Home PC Backup Strategies – Individual File Backup vs Image Backup: Part II
There are generally two types of backup methodologies – Image Backups and File or Folder-level backups. In part one of this article I discussed the concept of backup images and restore points. Here in Part II I will go over file and folder-level backups. In Part III of this article (coming soon) I will talk about a combined solution to backup your operating system (e.g. Windows) and your data.
1. Image Backups – see part I of this article.
2. File and folder-level Backups. File and folder level backups are backups that allow you to backup and access specific files and folders in their original state, and are exact copies – unaltered by any kind of backup software.
Let’s look at a simple example. If you take the MyDocuments folder on your hard drive and copy that folder to an external hard drive, you now have created a backup — an exact copy of your hard drive’s MyDocuments folder on your external hard drive.
The advantage of this setup is that if you save a large number of photos to your hard drive today, and accidentally delete them tomorrow, you can easily go to the external hard drive backup and only restore what you need to restore (e.g. the photos you deleted). In contrast to an image backup (at least most image backups), by using a file or folder level method you do not need to restore the entire hard drive back to a previous point in time – rather you can pick and choose what file(s) you want to restore. Remember that when you do a restore point restore, you restore every file on the computer from a previous point it time – not just the ones you wanted to restore; restore point restores do not let you “pick-and-choose” the individual files or folders you want to restore.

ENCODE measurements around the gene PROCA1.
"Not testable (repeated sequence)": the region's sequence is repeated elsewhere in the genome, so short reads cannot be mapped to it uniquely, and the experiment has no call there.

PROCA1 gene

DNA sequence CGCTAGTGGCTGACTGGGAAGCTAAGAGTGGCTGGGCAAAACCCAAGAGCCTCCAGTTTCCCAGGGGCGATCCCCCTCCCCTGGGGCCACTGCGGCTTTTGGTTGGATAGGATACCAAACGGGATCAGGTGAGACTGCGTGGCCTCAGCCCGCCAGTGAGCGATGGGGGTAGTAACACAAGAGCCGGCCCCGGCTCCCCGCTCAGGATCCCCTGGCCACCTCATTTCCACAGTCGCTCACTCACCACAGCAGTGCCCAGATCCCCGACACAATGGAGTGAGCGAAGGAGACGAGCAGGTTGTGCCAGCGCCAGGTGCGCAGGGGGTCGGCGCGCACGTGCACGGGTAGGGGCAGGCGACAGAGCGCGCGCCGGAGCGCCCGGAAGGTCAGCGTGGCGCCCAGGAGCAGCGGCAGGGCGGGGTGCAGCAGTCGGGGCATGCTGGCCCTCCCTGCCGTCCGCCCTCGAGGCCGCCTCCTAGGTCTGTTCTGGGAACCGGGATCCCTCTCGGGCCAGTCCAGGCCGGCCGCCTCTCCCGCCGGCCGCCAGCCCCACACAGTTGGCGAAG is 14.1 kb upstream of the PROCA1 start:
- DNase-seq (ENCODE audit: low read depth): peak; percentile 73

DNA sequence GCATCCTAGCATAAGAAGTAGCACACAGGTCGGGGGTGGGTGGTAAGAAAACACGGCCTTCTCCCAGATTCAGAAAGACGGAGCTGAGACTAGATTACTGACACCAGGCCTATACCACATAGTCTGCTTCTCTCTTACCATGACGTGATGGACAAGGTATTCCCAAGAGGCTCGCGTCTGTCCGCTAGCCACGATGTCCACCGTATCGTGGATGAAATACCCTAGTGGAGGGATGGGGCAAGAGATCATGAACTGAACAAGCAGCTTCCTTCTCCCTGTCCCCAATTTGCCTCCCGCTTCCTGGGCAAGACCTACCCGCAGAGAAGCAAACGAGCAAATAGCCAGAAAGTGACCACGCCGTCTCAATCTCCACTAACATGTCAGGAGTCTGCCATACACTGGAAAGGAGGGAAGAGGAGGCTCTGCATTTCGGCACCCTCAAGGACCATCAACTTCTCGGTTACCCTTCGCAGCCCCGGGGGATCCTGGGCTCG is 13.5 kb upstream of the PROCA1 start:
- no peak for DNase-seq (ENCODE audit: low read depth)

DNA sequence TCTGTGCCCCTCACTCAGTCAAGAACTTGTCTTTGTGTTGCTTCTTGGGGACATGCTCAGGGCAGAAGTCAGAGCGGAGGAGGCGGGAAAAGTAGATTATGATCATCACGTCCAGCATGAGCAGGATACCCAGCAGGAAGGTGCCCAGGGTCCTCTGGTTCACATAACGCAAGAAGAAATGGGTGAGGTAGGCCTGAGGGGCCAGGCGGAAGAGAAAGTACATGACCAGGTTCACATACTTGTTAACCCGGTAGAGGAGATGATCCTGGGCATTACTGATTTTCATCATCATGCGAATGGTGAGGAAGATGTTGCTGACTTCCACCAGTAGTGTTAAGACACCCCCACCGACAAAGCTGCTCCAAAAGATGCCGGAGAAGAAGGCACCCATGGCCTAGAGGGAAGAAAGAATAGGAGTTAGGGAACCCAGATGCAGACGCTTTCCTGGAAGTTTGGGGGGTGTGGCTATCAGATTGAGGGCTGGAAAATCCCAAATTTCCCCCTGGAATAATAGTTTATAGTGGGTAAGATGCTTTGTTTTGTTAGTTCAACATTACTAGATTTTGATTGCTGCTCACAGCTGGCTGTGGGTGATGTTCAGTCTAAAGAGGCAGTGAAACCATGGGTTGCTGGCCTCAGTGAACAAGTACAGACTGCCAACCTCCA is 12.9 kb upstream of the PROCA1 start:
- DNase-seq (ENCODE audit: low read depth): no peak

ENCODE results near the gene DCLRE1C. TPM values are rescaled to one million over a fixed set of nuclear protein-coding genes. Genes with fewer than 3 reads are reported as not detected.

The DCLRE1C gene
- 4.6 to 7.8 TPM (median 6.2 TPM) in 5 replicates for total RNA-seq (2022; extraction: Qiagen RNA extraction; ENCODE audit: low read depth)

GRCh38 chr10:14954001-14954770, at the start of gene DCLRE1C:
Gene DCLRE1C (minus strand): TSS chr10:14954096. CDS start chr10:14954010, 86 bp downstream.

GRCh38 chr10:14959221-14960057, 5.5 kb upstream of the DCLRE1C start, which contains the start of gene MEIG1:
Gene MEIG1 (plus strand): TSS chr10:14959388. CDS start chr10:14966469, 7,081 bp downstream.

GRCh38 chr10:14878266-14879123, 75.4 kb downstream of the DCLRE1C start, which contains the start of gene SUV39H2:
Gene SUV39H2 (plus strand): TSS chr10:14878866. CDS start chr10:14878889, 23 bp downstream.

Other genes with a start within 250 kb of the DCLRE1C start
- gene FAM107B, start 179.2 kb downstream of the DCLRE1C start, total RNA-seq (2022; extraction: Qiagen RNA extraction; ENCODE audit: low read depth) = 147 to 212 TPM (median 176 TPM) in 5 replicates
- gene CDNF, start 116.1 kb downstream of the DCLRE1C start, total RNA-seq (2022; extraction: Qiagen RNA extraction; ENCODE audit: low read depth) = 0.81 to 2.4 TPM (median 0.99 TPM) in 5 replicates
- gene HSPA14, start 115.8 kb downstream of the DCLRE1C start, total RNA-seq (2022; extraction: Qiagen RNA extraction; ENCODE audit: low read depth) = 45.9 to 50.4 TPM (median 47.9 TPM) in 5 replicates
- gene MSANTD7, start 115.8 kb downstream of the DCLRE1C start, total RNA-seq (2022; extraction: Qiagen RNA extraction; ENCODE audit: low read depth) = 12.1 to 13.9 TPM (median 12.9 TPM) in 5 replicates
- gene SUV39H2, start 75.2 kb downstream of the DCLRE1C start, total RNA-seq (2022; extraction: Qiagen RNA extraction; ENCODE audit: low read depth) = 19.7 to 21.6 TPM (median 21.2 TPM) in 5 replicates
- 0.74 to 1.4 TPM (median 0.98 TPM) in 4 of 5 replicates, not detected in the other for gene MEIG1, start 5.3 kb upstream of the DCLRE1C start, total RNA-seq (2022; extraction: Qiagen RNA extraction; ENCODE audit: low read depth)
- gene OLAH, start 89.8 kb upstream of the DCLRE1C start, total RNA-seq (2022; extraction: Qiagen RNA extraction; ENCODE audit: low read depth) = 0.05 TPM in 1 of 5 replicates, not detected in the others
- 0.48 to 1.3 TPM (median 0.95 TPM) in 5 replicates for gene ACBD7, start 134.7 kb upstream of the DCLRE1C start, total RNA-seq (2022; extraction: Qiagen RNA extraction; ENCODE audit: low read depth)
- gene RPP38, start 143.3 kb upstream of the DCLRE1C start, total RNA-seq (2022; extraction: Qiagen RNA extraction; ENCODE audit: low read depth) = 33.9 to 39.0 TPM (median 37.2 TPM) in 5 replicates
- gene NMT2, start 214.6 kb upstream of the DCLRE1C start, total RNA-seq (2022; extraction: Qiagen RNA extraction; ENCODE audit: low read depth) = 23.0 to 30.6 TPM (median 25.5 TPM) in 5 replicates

The disadvantage of using a folder or file level backup is that this type of backup is not designed to restore an operating system if the OS becomes corrupt. Because operating systems need to be installed and/or restored in a special way, you cannot simply copy your Windows directory and then restore it for a functioning copy of Windows.
Therefore, I strongly urge you to consider keeping constant updated backups of your data on some kind of external storage device (or even an online backup – though I don’t like online backups), and to either remember to run these backups yourself or to set Windows to schedule automatic backups as specified intervals.
The program I use for my file and folder-level backups is SyncBack. It’s a freeware program that has a paid version that adds some pretty good additional features. I will have a review of SyncBack posted in the near future.
In Part III of this article (coming soon) I will tie in all the information from Part I and Part II and discuss a system for keeping your computer reliably backed up.
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